`Yonkers' weakens Paragon's debut here

Review: Theater's move to Baltimore is diminished by its opening production.


February 21, 2002|By J. Wynn Rousuck | J. Wynn Rousuck,SUN THEATER CRITIC

Paragon Theatre Company has a tough name to live up to. And, judging from its debut production in its new Baltimore home, this latest addition to the local community theater scene has a ways to go.

Not that Paragon's production of Lost in Yonkers is anything to be ashamed of. But it's not particularly distinguished, either. And distinction would appear to be mandatory if Paragon hopes to come close to filling its 300-plus seats.

Although Neil Simon won the 1991 Pulitzer Prize for Lost in Yonkers, the play has always suffered from an opening scene overburdened with exposition. Director Herman Kemper's production is unable to transcend this flaw.

Set in 1942, Simon's wartime drama focuses on a pair of adolescent brothers who are sent to live with their coldhearted grandmother while their recently widowed father works to pay off his late wife's medical expenses.

"Did you ever notice there's something wrong with everyone on Pop's side of the family?" asks Jay, the precocious older brother. Launching into that opening exposition, he proceeds to explain that Aunt Bella has a mind that's "closed for repairs," Uncle Louie is a minor mobster and Aunt Gert has a nervous condition that makes her speech sound more like a wheeze.

The central conflict is between stern Grandma and sweet Bella, and the depictions of these opposing personalities by Joan Corcoran and especially Maria Lakkala are the strongest on stage. Lex Davis and Michael Houk are competent as Jay and Arty, the grandsons whose presence eventually softens Grandma's hard heart, but Houk seems more mature than his 13 1/2 -year-old character.

Kemper has made one rather odd casting decision. The roles of the boys' father and gangster uncle are both played by the same actor, Gregory Kemper (the son of the director, with whom he co-founded the theater). There's not much depth to either character, but in an exaggerated attempt to differentiate between them, the actor reduces the father to a sniveling sad sack.

Lost in Yonkers was the final play Paragon staged last spring at its previous home in Crownsville, and much of the original cast is intact. Yet despite the time the actors have had to hone their roles, most of the portrayals are merely satisfactory, instead of substantial.

Show times at Paragon, 9 W. 25th St., are 8 p.m. Fridays and Saturdays, and 2 p.m. Sundays, through March 10. Tickets are $15. Call 410-467-1966.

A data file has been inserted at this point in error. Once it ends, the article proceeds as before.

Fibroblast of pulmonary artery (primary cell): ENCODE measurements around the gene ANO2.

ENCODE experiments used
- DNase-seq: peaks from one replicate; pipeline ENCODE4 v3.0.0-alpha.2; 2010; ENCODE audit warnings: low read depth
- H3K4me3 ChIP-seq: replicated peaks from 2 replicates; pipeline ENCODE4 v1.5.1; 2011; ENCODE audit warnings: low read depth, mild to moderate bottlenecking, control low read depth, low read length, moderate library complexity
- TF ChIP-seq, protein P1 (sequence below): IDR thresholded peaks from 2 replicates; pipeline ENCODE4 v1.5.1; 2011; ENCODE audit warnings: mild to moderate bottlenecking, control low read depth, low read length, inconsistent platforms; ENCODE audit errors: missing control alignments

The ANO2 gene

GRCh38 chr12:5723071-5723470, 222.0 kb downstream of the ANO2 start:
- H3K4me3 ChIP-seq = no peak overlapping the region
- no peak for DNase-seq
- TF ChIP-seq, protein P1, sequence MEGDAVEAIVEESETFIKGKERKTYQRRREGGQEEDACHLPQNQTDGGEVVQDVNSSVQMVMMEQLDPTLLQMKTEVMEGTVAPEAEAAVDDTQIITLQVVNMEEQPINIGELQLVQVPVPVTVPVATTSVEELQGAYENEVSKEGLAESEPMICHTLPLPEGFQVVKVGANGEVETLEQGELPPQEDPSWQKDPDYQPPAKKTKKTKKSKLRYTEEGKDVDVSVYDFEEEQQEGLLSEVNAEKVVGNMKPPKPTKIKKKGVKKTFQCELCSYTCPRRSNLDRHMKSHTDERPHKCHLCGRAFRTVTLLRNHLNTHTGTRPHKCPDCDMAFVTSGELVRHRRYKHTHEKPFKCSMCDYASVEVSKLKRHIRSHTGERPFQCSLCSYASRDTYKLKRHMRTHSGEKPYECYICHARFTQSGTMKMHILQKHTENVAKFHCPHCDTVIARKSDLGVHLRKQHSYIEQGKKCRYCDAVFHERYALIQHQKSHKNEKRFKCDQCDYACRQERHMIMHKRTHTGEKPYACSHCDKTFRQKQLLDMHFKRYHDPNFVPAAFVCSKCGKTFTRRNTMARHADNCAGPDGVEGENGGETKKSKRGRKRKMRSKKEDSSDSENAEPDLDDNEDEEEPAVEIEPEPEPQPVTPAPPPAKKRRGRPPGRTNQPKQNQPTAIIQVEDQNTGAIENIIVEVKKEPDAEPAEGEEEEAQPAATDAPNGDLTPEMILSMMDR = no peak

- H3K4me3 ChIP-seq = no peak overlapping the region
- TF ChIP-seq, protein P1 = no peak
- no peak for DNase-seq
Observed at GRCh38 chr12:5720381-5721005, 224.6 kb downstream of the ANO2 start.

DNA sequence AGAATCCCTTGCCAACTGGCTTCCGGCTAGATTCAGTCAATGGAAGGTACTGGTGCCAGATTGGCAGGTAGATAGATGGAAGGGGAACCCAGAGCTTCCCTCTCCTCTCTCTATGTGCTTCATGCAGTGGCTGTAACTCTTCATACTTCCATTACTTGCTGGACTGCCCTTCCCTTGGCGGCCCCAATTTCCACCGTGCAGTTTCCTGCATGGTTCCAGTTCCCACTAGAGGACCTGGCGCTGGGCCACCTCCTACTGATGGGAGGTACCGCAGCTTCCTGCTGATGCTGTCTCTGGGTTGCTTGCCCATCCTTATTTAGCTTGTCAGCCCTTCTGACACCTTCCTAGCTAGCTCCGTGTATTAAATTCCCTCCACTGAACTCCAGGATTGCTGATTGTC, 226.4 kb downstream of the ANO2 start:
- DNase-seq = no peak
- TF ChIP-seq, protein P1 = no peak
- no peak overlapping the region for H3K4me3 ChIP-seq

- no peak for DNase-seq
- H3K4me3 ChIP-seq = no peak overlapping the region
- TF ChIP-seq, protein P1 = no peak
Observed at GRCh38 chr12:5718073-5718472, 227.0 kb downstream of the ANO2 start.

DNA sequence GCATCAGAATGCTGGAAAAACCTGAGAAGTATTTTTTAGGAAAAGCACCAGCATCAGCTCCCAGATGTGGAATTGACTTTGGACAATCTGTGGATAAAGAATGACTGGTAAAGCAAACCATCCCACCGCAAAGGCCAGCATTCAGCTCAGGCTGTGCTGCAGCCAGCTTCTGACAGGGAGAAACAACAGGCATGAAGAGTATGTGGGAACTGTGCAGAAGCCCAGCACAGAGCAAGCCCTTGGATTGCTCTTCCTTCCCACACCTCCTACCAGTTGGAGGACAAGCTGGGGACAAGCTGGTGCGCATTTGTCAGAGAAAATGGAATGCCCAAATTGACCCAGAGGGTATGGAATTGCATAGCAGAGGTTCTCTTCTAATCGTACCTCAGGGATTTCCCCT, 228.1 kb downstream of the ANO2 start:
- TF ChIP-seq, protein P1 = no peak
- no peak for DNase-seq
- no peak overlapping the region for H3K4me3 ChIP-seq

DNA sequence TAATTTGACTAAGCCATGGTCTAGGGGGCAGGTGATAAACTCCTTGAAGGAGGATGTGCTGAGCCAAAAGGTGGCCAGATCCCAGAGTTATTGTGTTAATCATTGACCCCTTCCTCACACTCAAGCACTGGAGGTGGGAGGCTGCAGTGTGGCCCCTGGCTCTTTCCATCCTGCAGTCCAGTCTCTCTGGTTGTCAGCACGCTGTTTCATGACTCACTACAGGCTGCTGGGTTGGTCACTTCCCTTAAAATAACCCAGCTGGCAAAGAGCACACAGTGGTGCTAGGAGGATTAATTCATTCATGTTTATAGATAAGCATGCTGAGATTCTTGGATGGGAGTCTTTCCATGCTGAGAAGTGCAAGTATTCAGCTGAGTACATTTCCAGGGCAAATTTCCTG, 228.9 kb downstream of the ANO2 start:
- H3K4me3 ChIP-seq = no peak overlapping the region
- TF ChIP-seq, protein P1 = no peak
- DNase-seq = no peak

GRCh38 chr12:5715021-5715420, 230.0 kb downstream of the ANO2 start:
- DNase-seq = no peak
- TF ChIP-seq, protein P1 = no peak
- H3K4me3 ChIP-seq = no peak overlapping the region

Ahead of the wave

In 1995, the Theatre Project presented the premiere of Lapis Blue Blood Red, a drama by Baltimore native Cathy Caplan about the 17th-century Italian painter Artemisia Gentileschi. Suddenly this long-overlooked artist is all the rage.

She's the subject of a new novel, The Passion of Artemisia, by Susan Vreeland; an exhibit at New York's Metropolitan Museum of Art (Orazio and Artemisia Gentileschi: Father and Daughter Painters in Baroque Italy); and last week Lapis Blue opened at New York's HERE theater in Soho.

Early reviews were mixed. "Lapis Blue Blood Red has the tautness of a Law & Order episode," wrote The Wall Street Journal. "While Ms. Caplan's work is little more than a sketch, it is a well-rendered one."

Criticizing the play's focus on the artist's rape by her teacher, The New York Post wrote: "[The play] sacrifices any investigation of her art to a retelling of the old scandal." Time Out praised David Barber's set design, calling it "splendidly realized" and "intelligent."

Barber also designed the set for the Theatre Project production, which was produced by Splitting Image Theatre Company. Lapis Blue continues at HERE through March 3. For more information, call 212-647-0202.

In other news from the Theatre Project, the Canadian company da da kamera will present its latest work, In on It, at the Preston Street theater April 18-20. The new two-man show, written by and starring Daniel MacIvor, is a witty, tender look at the struggle for control in an accident-prone world, according to Theatre Project producing director Anne Cantler Fulwiler.

In 1998, the Theatre Project presented the U.S. debut of MacIvor's Monster, which transferred to off-off-Broadway two seasons later. Show times for In on It at the Theatre Project, 45 W. Preston St., are 8 p.m. Tickets are $15. For more information call 410-752-8558.

Baltimore Sun Articles
Please note the green-lined linked article text has been applied commercially without any involvement from our newsroom editors, reporters or any other editorial staff.